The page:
While entries like the Pynchonesque noir science nightmare of "Trouble Every Day" may align with the New French Extremity label, the films of Claire Denis have remained defiantly thematically varied. From explorations of masculine camaraderie, observations on the post-Colonial landscape of both Africa and Paris, neo-noir thrillers, and sharp-edged gender relations, Claire Denis' filmography navigates the spaces between traditional narrative and more structurally adventurous cinema. Her films have consistently fashioned an interplay of the gravitational pulls inherent in each of these corresponding forms. Denis is herself a complex and irreducible intellect, as made clear in recent interviews on both gender representation in Cannes, and the wider field of women artists, "Claire Denis: ‘I Couldn’t Care Less About the Weinstein Affair'", and for the Irish Times, "‘We are Normal People. Even Though We are French’". Recent representations of her craft can be seen in 2008's masterpiece on class, race and urban life, conveyed through light and motion that was "35 Shots of Rum", and 2014's ominous neo-noir crime thriller, "Bastards". The latter brought its audience deep into the nightmare of one family's decomposition from the inside with their brush with power, corruption and an immoral French elite. In a sense all of her work can be seen as, "Family Films of a Very Different Sort". Another constant of her work, one that she shares with the best of her peers, is the elliptical nature of its narrative and visual structure. Looping back on itself, projecting ahead, fusing impression, experience and dream, these structural and thematic signatures are abundantly detailed in Nick Pinkerton's Claire Denis interview for Film Comment and Senses of Cinema's "Dancing Reveals So Much: An Interview with Claire Denis". More recently, in her crowning point from Cannes 2017, she delivered a subtly pointed observation on contemporary French life in, "Let the Sunshine In". This elegant, eccentric relationship comedy of ideas on middle age, expressed itself with an almost inscrutable sophistication, "Un Beau Soleil Interieur: Juliette Binoche Excels". Taking a typically dynamic about-turn, Denis then produced her first explicitly science fiction work to-date with "High Life" featuring a much larger production, special effects, lead stars in Binoche and Robbert Pattinson, and a screenplay by Nick Laird and Zadie Smith, the following year.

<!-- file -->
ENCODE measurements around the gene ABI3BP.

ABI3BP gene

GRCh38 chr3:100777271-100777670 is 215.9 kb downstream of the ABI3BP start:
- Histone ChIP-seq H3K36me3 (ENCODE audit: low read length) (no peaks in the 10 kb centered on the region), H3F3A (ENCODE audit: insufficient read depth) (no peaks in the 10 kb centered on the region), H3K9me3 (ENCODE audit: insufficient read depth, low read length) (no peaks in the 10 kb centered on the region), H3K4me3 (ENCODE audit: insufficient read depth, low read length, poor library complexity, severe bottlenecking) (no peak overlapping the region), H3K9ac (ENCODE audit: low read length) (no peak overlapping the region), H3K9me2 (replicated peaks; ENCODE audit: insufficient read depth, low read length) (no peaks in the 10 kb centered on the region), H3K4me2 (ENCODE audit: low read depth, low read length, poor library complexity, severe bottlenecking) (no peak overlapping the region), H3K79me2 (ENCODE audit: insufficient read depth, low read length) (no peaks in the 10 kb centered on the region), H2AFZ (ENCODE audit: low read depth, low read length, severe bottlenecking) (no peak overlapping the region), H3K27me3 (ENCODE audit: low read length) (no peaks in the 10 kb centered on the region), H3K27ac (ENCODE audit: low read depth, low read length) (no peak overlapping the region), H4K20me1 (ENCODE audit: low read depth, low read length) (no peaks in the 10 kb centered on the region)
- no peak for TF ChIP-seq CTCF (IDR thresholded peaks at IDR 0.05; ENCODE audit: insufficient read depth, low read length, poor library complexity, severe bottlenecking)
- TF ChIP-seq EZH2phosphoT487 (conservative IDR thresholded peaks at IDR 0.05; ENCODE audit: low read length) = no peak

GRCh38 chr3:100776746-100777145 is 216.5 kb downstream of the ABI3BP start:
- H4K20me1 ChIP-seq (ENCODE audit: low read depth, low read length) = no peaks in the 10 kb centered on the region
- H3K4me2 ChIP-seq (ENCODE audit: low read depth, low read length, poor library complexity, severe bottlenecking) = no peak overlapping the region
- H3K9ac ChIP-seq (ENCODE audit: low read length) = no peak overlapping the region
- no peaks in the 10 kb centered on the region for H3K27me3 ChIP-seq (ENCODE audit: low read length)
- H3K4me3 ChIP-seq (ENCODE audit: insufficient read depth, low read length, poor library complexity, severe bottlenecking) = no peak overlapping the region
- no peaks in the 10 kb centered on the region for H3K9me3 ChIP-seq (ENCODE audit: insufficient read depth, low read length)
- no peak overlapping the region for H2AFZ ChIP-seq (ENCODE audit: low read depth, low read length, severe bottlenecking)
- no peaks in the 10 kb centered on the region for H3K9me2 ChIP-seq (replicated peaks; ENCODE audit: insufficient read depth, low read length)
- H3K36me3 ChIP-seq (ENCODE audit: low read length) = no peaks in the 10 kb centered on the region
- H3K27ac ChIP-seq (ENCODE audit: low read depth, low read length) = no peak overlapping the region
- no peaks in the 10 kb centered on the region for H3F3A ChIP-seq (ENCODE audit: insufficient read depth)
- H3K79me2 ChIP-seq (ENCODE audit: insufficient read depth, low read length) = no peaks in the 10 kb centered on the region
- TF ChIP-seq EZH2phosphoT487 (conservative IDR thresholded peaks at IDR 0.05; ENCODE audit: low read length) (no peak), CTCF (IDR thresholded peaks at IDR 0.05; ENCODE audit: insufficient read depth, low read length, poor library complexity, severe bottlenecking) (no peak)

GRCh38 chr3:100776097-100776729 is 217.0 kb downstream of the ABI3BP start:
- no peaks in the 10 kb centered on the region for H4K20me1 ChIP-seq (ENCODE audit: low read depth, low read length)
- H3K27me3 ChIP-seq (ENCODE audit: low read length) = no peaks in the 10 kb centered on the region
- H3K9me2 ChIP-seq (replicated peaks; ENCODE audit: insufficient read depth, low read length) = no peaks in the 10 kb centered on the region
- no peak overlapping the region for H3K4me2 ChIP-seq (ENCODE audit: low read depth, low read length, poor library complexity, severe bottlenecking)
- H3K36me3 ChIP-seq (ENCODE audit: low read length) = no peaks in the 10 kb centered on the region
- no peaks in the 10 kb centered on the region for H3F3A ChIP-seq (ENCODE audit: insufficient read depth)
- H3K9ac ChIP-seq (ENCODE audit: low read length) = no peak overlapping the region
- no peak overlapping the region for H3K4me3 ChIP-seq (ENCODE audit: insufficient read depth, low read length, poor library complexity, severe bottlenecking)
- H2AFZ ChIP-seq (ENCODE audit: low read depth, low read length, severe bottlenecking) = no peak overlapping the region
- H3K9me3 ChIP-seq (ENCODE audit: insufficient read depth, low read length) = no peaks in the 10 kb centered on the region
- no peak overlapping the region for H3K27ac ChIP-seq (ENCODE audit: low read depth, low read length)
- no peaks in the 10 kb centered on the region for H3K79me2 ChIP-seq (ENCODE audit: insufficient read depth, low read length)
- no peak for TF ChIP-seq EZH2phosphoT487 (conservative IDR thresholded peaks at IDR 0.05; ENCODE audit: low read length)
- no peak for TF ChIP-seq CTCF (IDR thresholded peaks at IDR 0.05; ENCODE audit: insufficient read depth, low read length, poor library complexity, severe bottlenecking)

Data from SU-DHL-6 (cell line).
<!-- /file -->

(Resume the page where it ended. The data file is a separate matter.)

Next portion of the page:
In her observation on the diminishing of content in the modern era that might traverse such complex and charged territory, Catherine Shoard selects “The Fearless Cinema of Claire Denis” as the antithesis to these trends. Expressly the depiction of sex, sexual power and psychology in the director’s 2018 entry, "Claire Denis on High Life, Robert Pattinson, and Putting Juliette Binoche in a “F*ckbox”. The film’s sexual and corporeal focus on a unflinching exploration of "The Fleshy Frontier", and past traditions in related is cinema are considered in John Semley's piece for The Baffler. These multifaceted bodily, sexual, and psychological tensions also succinctly delineated in Charles Bramesco’s review, “High Life: Orgasmic Brilliance in Deepest Space with Robert Pattinson”. Which brings us to her two current films of this year and last. Born of the much-delayed adaptation of Denis Johnson's "The Stars at Noon", and the numerous complexities of the film's long gestation, including its star Robert Pattinson having to leave the project over schedule conflicts. "Stars at Noon" finally arrived at Cannes this year, where it was awarded the Grand Prix. This "Languid Tale of Sex, Lies and Intrigue in the Nicaraguan Heat", is in many ways a compelling companion for, "Both Sides of the Blade" her film of 2021. Where that film was born of the limitations of the pandemic and conversations between Denis and its lead actor Vincent Lindon, her most recent utilized the tensions of the pandemic and governmental control in Nicaragua to heighten its pervasive sense of unease and threat. The film is adapted by Denis and co-writers Andrew Litvack and Léa Mysius from the late Denis Johnson's novelization of his years spent endeavoring to become a political reporter in Nicaragua and Costa Rica in the early 1980s. Where Denis' film differs is in that the twentysomething protagonist Trish, as played by Margaret Qualley, presents herself as a modern-day journalist, who finds herself in a deadly bind, as her last published work was about politically motivated kidnappings and murders in Nicaragua related to tensions with Costa Rica. The result of "Stars at Noon: A Not-So-Innocent Abroad", is something like a modern Central American update of Antonioni’s "The Passenger", with its own distinct and oblique tropical reverie. Over which hangs an ominous and subtly oneiric sense of threat, that recalls Anna Seghers' 944 novel, "Transit", another tale of closing borders, and an immanent, seemingly inescapable fate.